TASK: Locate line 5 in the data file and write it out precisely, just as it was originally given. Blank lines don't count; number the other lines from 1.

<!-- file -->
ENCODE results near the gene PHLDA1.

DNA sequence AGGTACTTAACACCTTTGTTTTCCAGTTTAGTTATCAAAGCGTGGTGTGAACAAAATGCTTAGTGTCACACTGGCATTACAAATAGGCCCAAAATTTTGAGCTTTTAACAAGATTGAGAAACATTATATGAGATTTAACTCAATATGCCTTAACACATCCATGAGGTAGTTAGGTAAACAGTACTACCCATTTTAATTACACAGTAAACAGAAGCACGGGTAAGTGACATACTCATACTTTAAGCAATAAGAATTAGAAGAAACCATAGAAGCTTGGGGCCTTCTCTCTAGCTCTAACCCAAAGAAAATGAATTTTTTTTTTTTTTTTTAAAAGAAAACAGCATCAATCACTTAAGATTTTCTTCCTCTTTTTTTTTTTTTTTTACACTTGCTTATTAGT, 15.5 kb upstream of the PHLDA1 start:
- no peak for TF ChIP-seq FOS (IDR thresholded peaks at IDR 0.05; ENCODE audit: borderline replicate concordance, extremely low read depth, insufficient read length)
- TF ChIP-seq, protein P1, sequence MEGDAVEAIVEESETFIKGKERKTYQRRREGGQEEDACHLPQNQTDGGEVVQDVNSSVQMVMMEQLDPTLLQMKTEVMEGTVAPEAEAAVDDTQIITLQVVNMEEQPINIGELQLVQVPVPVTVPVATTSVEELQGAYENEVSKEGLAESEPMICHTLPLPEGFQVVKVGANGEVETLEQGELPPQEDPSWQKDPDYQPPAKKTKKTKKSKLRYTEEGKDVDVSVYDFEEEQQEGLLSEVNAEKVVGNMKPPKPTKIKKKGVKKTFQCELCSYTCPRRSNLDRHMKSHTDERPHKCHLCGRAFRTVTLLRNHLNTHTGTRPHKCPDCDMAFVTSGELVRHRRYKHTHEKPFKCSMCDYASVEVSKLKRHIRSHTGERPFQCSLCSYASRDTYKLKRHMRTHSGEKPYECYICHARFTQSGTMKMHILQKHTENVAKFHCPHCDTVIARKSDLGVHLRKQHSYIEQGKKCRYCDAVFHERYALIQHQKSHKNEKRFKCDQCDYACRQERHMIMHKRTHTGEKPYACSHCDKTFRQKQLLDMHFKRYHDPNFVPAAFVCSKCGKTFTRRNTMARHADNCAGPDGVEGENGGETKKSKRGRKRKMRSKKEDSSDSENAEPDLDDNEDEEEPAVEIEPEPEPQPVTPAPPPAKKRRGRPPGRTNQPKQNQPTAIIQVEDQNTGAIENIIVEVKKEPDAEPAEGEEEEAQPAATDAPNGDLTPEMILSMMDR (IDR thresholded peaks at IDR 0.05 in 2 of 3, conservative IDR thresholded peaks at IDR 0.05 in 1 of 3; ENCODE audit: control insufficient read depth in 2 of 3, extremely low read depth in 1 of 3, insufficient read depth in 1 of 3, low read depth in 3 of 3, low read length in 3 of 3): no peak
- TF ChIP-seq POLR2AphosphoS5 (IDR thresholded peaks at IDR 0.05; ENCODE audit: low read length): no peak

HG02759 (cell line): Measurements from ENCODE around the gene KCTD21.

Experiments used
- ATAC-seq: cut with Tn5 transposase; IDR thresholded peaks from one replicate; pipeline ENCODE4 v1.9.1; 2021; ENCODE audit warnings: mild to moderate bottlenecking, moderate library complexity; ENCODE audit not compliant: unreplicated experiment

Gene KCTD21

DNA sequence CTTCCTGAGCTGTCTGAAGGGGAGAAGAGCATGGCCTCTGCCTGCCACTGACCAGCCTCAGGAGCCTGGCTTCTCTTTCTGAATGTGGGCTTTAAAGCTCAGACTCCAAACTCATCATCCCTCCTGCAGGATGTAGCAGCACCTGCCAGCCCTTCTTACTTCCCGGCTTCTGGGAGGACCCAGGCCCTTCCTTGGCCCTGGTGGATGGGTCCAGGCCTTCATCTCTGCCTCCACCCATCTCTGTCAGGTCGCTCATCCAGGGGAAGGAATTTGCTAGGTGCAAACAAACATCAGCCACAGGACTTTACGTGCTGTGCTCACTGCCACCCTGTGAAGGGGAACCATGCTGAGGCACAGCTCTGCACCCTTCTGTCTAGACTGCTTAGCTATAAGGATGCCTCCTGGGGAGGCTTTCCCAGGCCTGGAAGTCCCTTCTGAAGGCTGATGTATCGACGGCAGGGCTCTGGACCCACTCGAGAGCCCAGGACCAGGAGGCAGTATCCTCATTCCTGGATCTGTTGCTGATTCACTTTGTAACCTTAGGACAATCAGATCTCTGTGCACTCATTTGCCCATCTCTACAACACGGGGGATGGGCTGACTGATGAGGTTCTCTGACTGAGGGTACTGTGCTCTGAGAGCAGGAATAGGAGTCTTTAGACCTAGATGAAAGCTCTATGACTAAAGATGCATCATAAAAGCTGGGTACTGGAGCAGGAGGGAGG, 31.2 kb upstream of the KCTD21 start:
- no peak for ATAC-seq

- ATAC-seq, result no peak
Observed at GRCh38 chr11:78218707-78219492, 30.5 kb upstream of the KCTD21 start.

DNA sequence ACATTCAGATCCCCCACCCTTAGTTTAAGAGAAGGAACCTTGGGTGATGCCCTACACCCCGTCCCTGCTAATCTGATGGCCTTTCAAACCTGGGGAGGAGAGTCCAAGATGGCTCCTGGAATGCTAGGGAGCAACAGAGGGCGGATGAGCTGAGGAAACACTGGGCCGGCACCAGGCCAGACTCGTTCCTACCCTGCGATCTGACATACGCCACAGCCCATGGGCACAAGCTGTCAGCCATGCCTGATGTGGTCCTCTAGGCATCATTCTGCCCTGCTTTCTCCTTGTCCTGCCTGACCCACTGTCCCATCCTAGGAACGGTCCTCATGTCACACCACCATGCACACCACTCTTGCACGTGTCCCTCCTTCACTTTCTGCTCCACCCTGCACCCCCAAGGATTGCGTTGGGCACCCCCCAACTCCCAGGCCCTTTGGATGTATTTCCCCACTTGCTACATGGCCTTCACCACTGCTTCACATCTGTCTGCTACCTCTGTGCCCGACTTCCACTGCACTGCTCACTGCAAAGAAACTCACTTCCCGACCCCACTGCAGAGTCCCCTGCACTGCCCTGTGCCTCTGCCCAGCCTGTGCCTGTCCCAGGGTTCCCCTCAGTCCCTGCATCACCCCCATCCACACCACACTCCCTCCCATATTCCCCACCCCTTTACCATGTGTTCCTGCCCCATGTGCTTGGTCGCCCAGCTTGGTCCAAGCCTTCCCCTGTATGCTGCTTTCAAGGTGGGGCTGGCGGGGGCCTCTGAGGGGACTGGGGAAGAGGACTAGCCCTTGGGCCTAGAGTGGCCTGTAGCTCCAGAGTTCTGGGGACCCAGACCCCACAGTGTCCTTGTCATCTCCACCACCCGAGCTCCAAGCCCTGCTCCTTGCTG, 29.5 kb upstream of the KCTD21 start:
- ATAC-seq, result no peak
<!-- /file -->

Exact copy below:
- TF ChIP-seq POLR2AphosphoS5 (IDR thresholded peaks at IDR 0.05; ENCODE audit: low read length): no peak